Thu, 25 Nov 1999 17:35:47 -0800
At 11:45 11/25/1999 -0500, you wrote:
>>What a ridiculous assertion! One need look no further than Star Trek to
>>see that characterizations can be done quite effectively with speech
>>patterns in English. Spock's distinctly "logical" delivery is so widely
>>imitated as to be a cliche now.
>OK, you are right. However, in Japanese, it's not just the accent and
>delivery but things such as how they address themselves and others. For
>example, there are about a dozen different ways to say "I", each with a
>different feel. Relena uses watakushi; Heero, Trowa and Wufei ore; Quatre
>boku; Sally and Zechs watashi.
There's a dozen politeness levels and a few regional accents (with their
associated social connotations) and varying degrees of formality, too. But
all that can be covered by finding the corresponding demographic in the
target language. Or creating a characterization of similar eccentricity if
the role is that of an outsider and thus has no corresponding demographic.
That's a combination of good translation, good writing and good acting.
The problem is that the voice overs are done by a closed shop, none of whom
I would deem to be very good actors.
>It's hard to explain, but I guess I'm trying to say that Japanese depends
>more on the actual difference in words rather than accent or delivery. (for
>example, if Heero is to say "die" to someone, he would use "shine". Duo
>would use "shinjimae". Relena "shininasai".)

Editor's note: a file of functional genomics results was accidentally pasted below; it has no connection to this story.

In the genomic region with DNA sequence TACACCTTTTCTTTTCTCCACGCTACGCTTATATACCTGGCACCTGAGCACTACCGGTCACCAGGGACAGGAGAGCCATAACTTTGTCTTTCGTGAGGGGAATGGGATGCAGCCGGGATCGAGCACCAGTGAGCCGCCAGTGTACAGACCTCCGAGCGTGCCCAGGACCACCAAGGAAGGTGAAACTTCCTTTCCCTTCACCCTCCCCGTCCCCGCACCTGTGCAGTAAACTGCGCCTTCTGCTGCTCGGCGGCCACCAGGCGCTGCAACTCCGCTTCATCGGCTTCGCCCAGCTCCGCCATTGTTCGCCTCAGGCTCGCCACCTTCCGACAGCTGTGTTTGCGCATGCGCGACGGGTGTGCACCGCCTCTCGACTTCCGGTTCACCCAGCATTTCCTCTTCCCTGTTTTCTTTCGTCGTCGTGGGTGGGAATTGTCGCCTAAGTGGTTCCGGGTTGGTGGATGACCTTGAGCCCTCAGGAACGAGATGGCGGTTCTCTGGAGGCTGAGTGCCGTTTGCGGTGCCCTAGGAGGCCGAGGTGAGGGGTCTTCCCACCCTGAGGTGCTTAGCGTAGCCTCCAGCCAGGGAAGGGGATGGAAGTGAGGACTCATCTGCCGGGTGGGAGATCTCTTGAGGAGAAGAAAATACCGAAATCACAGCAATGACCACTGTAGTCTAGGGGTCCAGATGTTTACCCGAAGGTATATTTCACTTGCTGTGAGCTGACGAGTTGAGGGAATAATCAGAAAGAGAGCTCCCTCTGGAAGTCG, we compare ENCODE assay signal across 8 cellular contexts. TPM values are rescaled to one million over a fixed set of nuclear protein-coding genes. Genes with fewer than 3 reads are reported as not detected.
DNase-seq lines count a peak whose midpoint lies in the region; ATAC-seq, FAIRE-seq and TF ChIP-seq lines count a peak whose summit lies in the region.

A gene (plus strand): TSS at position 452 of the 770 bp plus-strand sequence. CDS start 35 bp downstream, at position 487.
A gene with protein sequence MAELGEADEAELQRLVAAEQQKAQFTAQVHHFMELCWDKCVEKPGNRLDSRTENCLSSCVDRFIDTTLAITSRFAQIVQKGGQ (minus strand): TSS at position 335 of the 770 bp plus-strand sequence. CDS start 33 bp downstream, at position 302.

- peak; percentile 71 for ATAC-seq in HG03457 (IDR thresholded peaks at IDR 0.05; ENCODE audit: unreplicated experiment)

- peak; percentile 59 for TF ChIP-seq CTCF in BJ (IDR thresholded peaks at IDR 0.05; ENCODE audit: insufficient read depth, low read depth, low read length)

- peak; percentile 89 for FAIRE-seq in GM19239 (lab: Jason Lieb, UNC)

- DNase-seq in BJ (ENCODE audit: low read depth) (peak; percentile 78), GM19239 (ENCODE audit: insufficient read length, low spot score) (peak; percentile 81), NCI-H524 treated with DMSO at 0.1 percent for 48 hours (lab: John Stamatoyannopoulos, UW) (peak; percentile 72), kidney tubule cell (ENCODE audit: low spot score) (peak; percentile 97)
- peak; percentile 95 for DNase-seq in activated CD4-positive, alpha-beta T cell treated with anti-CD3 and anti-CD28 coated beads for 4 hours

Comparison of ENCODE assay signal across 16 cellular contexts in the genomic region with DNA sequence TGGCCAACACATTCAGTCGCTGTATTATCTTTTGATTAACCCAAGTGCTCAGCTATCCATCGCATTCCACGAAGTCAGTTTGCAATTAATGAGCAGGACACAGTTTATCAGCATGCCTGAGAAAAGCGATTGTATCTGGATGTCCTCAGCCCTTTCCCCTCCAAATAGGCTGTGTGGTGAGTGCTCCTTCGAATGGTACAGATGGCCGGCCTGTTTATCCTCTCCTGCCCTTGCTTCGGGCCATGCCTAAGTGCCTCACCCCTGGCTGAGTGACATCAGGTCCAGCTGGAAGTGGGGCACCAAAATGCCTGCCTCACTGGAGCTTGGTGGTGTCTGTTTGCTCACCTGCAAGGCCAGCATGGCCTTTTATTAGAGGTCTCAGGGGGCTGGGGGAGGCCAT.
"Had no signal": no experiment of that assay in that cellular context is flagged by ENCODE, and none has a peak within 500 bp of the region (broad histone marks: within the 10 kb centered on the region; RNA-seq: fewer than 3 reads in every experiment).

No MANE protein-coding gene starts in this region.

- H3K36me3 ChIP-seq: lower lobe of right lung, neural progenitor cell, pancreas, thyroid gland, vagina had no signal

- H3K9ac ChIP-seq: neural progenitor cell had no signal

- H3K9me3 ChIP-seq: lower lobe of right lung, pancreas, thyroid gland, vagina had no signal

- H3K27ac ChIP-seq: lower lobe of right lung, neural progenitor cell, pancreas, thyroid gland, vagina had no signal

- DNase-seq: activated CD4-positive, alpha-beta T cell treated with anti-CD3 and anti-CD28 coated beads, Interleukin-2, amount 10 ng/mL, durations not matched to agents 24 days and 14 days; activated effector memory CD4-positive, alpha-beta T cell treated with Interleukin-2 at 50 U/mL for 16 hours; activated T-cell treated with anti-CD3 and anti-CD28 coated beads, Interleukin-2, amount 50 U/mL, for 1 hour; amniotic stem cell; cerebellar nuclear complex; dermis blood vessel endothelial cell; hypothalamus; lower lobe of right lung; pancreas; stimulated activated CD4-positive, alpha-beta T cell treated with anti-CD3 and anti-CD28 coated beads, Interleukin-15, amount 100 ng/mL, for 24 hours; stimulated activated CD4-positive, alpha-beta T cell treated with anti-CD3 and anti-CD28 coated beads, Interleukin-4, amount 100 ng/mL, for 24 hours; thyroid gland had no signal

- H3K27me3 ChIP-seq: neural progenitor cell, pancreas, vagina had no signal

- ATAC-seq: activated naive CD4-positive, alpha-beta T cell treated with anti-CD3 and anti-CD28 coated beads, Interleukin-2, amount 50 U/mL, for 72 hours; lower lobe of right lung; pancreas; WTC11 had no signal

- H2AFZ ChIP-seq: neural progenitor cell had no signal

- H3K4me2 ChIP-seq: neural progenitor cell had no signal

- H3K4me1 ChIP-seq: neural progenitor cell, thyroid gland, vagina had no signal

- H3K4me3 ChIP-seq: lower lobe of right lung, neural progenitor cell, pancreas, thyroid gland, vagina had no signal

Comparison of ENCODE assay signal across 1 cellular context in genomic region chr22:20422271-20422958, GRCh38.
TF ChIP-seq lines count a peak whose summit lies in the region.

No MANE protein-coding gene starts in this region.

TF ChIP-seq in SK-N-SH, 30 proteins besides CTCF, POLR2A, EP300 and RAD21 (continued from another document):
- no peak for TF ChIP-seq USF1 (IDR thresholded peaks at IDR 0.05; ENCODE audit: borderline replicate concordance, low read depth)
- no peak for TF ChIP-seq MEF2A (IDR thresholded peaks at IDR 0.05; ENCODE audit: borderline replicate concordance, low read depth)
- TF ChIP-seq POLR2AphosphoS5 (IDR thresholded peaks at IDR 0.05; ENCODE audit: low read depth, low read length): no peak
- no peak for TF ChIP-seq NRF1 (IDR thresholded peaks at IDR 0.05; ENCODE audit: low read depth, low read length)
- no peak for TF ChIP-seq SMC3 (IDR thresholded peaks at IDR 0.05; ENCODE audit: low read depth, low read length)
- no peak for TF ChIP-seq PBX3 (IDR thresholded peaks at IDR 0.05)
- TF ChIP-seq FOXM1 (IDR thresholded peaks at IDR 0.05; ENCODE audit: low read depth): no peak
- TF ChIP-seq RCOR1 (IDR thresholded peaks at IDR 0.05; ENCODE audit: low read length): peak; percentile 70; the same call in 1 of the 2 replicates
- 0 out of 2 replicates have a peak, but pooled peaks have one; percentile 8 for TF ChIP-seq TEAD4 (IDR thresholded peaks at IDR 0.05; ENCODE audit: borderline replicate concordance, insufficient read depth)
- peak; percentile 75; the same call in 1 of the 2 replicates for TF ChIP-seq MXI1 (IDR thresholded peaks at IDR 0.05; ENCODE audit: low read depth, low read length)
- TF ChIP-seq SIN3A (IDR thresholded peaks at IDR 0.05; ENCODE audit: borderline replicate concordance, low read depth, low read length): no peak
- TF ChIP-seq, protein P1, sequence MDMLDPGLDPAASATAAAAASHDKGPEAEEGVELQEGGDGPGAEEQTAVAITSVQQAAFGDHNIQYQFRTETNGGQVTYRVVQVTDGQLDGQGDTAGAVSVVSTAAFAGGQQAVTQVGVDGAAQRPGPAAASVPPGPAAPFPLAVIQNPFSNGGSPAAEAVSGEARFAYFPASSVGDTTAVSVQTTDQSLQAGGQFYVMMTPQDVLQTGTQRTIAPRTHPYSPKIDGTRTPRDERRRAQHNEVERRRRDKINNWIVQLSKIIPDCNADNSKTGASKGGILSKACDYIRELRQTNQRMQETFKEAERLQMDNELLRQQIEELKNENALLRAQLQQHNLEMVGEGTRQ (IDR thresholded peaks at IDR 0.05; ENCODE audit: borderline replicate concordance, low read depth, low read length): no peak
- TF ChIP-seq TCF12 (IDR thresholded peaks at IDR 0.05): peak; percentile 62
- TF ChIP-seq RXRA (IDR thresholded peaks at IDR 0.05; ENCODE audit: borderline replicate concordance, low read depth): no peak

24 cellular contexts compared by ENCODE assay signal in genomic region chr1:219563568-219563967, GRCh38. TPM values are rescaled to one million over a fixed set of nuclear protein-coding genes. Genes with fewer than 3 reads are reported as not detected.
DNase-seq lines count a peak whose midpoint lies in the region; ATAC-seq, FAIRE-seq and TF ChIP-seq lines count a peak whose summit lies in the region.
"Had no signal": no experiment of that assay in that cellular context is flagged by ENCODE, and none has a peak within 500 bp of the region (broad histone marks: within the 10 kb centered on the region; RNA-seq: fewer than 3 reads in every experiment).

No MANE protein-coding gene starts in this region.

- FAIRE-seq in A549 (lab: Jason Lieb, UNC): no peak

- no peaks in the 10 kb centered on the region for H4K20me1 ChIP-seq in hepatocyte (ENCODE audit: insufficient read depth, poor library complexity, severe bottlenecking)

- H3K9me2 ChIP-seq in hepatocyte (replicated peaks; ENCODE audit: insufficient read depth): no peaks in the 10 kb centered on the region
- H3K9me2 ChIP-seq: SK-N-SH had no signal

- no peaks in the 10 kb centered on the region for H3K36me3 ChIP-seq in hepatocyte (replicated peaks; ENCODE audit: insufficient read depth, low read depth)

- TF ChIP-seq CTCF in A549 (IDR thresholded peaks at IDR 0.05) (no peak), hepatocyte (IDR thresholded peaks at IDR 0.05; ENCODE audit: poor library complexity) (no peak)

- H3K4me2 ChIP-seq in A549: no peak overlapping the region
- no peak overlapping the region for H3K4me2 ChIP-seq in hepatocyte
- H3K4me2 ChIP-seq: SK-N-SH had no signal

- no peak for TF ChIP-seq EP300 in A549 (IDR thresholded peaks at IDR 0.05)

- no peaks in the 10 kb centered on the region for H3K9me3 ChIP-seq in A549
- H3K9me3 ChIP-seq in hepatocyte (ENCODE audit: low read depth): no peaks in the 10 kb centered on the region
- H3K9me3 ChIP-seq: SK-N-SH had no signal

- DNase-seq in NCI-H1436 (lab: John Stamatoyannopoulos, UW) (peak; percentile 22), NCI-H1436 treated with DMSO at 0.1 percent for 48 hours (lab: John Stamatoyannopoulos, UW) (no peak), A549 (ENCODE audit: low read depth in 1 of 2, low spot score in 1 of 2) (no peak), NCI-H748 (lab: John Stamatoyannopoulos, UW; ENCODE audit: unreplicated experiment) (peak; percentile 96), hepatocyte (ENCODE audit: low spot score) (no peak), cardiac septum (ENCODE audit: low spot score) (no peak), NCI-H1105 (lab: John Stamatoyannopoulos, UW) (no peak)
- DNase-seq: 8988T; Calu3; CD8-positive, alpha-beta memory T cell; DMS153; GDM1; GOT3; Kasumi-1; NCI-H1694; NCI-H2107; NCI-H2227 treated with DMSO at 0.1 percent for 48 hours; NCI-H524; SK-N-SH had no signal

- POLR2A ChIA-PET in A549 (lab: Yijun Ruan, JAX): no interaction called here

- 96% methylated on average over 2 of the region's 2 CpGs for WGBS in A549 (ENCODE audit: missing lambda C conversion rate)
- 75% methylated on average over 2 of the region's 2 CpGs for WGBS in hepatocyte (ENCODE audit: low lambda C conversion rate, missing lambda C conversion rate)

You'd get the same effect in English by word choice. Heero might say
"waste" or "off", Duo "croak" or "kick" and Relena "pass away" or expire"....
>>The problem with dubbed anime is that the voice actors are never allowed to
>>develop any characterizations. They're too busy just trying to get the
>>dialogue out to the beat dictated by the mouth movements. The closest they
>>ever get to true voice acting is copping a funny accent or weird laughter.
>I agree with this part. Although since the voice is recorded after the
>pictures in almost all Japanese anime, the Japanese voice actors are
>basically in the same boat... Maybe the difference is that Japanese relies
>more on word difference than delivery of the lines for characterizations,
>making their job easier.
I think they just get people who can act ... and then LET them act.
>I once asked a friend, a fairly well known Japanese voice actress how she
>learned to synchronize her lines to mouth movements. She said it's an
>acquired skill, and quite different from normal acting. (She also does
Any actor worthy of the name can learn a new form or style of
delivery. It's part of the job of being an actor. Voice over work is more
than just reading lines, which is the impression I get when I hear a lot of
what passes for voice acting here in America.
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